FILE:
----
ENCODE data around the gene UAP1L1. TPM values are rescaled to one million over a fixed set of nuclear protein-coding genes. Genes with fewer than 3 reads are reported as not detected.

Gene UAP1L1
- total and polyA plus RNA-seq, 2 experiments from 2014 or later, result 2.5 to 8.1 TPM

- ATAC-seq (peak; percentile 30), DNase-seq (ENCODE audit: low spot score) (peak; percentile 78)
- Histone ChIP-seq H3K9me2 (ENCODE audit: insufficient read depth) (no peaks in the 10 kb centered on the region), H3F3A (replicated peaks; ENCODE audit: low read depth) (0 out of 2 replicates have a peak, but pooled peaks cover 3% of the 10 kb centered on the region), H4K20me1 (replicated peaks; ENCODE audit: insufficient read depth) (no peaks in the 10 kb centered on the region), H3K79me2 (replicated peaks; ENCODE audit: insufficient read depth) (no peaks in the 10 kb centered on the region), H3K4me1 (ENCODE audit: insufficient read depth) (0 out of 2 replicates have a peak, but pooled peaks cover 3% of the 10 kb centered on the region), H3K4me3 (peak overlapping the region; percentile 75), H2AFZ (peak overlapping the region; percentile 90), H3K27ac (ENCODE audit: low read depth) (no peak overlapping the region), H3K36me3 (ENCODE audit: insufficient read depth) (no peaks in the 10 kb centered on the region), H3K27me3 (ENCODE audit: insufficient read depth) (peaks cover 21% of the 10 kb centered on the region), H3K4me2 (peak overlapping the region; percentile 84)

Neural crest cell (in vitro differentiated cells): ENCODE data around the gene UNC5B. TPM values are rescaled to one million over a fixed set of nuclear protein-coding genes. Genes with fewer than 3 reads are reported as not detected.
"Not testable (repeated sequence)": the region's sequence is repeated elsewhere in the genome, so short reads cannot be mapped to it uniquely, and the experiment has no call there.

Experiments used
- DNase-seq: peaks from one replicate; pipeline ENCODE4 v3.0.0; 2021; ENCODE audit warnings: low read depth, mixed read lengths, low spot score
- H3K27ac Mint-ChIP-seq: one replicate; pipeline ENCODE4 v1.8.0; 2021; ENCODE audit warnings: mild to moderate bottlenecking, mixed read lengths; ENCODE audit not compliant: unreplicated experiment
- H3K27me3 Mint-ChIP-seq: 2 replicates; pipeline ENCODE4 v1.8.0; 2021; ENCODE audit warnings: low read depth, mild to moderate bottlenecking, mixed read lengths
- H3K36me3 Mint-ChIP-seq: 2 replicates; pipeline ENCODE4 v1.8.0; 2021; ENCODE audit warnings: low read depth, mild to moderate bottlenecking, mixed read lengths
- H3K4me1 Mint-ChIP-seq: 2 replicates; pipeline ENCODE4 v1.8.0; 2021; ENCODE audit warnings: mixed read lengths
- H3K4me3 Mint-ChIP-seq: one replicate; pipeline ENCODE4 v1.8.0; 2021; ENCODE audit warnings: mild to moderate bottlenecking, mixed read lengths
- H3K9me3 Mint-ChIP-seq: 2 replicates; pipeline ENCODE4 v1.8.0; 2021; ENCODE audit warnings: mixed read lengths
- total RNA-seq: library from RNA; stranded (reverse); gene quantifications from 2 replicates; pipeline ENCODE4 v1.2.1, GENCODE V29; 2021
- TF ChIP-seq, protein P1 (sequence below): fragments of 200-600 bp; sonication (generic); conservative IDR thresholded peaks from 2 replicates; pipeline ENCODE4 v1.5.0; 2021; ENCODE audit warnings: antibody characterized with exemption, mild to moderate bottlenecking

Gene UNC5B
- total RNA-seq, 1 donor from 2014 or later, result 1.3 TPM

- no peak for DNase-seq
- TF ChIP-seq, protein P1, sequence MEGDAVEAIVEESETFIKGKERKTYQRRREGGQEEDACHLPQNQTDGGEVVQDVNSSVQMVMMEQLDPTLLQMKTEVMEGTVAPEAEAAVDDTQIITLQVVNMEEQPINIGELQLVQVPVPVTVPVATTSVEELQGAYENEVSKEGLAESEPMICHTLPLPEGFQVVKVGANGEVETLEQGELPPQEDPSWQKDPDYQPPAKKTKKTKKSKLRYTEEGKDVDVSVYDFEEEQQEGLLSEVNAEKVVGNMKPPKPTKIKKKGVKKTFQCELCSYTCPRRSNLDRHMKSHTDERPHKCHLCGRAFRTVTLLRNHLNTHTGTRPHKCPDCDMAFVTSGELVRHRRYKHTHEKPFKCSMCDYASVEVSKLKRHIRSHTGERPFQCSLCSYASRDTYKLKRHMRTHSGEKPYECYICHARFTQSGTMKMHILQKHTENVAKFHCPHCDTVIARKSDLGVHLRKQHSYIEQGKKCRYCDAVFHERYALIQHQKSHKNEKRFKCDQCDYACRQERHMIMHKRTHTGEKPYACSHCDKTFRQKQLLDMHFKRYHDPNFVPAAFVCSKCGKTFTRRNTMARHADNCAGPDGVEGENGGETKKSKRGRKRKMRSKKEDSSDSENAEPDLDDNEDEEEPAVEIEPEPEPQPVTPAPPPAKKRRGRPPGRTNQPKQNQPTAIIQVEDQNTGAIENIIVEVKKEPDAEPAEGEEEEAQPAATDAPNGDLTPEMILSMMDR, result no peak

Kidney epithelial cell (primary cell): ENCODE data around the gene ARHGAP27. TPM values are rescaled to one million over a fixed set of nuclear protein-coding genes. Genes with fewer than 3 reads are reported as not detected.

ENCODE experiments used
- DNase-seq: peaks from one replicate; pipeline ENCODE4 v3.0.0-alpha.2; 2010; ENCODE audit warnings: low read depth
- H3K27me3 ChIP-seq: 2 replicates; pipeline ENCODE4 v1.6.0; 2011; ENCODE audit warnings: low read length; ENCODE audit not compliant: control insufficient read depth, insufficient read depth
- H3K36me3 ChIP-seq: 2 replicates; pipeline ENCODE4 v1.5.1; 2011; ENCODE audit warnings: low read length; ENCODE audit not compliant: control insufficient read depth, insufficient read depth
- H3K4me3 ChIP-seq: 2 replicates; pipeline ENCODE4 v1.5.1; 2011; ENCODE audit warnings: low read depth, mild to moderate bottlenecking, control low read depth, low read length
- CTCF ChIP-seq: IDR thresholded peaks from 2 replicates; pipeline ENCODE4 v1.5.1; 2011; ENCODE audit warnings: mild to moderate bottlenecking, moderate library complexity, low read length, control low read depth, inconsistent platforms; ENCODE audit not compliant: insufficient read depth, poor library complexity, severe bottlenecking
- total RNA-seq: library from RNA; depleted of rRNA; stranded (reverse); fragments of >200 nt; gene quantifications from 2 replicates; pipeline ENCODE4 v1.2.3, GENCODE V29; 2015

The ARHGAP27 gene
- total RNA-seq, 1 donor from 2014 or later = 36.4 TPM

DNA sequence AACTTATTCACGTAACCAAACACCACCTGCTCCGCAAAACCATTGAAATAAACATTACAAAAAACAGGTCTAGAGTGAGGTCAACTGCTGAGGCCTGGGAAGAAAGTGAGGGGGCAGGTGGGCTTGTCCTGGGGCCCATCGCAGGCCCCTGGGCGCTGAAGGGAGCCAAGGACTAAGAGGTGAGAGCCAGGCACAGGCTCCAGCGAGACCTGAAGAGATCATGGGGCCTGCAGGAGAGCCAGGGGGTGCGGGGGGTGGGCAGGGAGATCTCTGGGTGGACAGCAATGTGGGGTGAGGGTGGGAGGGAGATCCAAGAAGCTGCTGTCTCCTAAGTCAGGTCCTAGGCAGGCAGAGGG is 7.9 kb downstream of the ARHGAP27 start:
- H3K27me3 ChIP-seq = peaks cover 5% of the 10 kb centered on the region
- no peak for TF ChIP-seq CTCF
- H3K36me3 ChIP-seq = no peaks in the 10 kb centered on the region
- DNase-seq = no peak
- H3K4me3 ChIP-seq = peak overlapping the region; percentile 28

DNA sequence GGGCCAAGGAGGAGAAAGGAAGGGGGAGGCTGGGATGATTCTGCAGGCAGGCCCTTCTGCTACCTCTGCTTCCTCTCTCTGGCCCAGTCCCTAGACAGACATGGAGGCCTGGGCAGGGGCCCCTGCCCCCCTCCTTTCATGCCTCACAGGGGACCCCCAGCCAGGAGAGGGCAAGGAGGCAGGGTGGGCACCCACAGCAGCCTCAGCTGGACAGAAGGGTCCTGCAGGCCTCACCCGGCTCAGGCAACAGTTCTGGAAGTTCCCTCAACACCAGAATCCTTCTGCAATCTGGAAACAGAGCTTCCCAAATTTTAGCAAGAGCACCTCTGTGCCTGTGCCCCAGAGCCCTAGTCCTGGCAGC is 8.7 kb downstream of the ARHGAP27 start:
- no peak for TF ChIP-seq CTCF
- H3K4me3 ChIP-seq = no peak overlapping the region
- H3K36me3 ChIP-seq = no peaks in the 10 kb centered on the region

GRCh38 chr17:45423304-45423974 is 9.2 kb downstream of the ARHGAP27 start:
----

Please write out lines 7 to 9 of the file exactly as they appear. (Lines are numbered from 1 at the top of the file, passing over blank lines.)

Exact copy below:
"Not testable (repeated sequence)": the region's sequence is repeated elsewhere in the genome, so short reads cannot be mapped to it uniquely, and the experiment has no call there.

Experiments used
- DNase-seq: peaks from one replicate; pipeline ENCODE4 v3.0.0; 2021; ENCODE audit warnings: low read depth, mixed read lengths, low spot score